Russell Baillie

Russell Baillie is the Herald’s entertainment editor

Robbie Williams, Duran Duran, Nesian Mystik at Western Springs

By RUSSELL BAILLIE


They still like him down this way, even though he has a love-'em-and-leave-'em habit with the local womenfolk - sometimes in the middle of one concert, more of which later.

And despite last year's Escapology album having relatively stiffed in these parts compared with its predecessors.

And despite Williams having reached something akin to saturation point.

He might be the biggest pop star of our age, someone who can drag in 50,000-plus to Western Springs in a time when the appeal of most stadium acts is based on nostalgia.

But musically, it was hard to see from Saturday night's show how long he can sustain it. With a persona shorn of any remaining mystique, he certainly hasn't left himself much room for reinvention.

As a showman, Williams was brilliant - a performer of boundless energy and wit. While his between-songs interactions with the crowd were almost painfully self-aware, they topped many of the songs for sheer entertainment value.

Of course, the chap can sing with his great belting voice which recalls many a howler of years gone by - Freddie Mercury, Elton John, Rod Stewart - depending on which face he's pulling.

As a big show, it topped his Mt Smart efforts from two years ago with just about everything bigger than last time, including an expanded band, stage set and a troupe of buxom dancing gals who at times gave the show the appearance of what the inside of Tom Jones' imagination must look like.

But Williams really only had eyes for camera number one, making as much meaningful eye contact - all arched eyebrows and knowing winks - with its lens as with the front rows. But he did find time to bring young fan Kylie up on stage for a pash during Come Undone. How very tongue-in cheek. His in hers, that is.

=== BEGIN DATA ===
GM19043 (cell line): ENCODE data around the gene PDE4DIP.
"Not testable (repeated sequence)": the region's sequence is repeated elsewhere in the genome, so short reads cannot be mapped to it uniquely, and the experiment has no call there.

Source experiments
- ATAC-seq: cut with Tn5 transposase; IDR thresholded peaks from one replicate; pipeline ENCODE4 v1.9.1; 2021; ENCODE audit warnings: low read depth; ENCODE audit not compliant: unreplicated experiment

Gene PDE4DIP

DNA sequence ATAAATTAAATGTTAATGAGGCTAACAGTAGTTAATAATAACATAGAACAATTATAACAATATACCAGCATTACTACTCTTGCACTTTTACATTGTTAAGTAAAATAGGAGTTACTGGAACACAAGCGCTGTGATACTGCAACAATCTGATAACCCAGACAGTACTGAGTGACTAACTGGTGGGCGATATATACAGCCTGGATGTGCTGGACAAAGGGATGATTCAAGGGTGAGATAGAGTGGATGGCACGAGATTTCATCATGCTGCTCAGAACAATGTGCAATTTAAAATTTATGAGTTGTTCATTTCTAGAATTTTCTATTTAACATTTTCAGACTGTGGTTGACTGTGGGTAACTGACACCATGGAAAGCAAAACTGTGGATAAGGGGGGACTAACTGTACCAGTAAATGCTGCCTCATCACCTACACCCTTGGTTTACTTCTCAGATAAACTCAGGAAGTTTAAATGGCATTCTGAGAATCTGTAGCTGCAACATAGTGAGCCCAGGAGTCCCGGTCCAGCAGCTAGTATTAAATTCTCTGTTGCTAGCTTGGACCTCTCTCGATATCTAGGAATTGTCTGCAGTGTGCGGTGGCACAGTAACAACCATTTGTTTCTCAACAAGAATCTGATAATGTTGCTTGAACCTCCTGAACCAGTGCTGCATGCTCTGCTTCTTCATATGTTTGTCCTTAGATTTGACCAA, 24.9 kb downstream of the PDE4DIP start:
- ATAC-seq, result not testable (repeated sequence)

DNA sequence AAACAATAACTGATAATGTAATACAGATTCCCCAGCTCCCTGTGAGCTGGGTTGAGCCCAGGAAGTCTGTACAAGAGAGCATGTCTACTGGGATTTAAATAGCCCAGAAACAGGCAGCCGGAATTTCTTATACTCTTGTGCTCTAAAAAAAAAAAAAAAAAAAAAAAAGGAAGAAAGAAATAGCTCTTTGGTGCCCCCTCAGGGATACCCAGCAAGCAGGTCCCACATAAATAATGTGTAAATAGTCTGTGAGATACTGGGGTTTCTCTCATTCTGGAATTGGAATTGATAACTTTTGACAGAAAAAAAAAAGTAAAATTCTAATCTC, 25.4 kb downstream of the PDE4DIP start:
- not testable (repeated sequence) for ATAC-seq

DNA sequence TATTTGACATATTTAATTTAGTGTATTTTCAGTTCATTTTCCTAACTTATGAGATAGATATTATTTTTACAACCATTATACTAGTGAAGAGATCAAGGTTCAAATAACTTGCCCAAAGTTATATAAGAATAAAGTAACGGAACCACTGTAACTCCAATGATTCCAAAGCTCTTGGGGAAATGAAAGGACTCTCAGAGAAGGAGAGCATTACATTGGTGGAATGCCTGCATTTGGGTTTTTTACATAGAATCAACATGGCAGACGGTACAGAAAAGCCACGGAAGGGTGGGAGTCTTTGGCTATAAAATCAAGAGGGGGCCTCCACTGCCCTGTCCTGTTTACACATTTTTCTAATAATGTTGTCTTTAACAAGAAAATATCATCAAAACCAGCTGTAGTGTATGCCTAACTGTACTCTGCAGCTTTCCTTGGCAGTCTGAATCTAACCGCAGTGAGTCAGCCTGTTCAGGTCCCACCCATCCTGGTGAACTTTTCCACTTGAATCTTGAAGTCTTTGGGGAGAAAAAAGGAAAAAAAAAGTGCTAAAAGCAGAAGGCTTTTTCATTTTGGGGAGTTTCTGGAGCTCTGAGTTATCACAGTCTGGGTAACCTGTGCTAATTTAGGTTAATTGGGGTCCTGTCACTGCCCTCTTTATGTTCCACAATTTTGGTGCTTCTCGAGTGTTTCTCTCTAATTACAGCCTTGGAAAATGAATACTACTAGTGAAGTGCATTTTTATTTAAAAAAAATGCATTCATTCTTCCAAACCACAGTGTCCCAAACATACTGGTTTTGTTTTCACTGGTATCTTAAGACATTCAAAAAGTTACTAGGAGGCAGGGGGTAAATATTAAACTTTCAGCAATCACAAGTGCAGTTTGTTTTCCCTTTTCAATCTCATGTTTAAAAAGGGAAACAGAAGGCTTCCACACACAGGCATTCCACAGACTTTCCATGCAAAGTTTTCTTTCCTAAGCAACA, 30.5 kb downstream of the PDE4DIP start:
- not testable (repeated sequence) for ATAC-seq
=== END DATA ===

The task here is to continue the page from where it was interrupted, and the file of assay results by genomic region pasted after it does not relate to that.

Yes, he made some references to other, longer, flings with the locals and implied his rest of the weekend would be about trying to have another one.

But if he was crass and audacious, he was funny and sentimental too, picking out married couple Darren and Sarah in the front rows for special attention during his lighter-waver She's The One. It was a very "Awww ... " kind of moment.

There were others, however, more "aargh ... " Like his solo spot accompanying himself, badly, on acoustic guitar of Better Man and Nan's Song - an ode to his late grandma Betty and his only solo writing credit. Or the endless gonzo-pop of Me and My Monkey, complete with video of chimpanzee playing with a revolver (don't do it Bonzo, the song will be over soon, promise) and his take on Mr Bojangles, the only song from his Swing ... album, arguably one too many.

Into the encore, it was into a hilariously rousing Rock DJ then an arms-aloft Angels followed by a fireworks finale.

A great show. But as always, one that will be remembered for what Williams did or said, rather than what he sang.

Some five hours earlier, the very local Nesian Mystik showed the headliner another way of being in a boy band while retaining your musical dignity on a well-received brief set.

Then it was the reformed original line-up of Duran Duran who played in daylight perched out in front of Williams' velvet curtains.

Their sound was either a cunning reproduction of the sonically weedy 80s, or showed the band weren't allowed to use the full sound rig before the headliner, who admittedly later expressed his profound admiration for the pop veterans. ("You should have seen their set list. They had about 20 hits which everybody knows all the words to. I've only got about five.")

Those hits poured forth, from the Bond-theme opener A View To A Kill to the closing Rio, hitting all the big ones along the way.

But even with frontman Simon Le Bon getting physical - a kung fu kick there, a reinterpretation of his dance moves from the Wild Boys video there - it rarely fired into anything to suggest their time has come again.

At worst, they went right off their own memory lane into someone else's with a clumsy cover of Grandmaster Flash and Melle Mel's White Lines - an early hip-hop song about the effects of cocaine, played by a band who might well sympathise with its sentiments but still sound silly doing it.

At best, they reminded they had some pretty ballads (Save a Prayer, the more recent Ordinary World and Come Undone) and some very big hits (Girls on Film, Notorious) that define the phrase "funky-in-an-80s-kind-of-way".

It might have worked better in a more intimate venue which might have allowed some atmosphere - and a lightshow to hide the advancing years.

But Duran Duran's set remained resolutely Planet Earth-bound.

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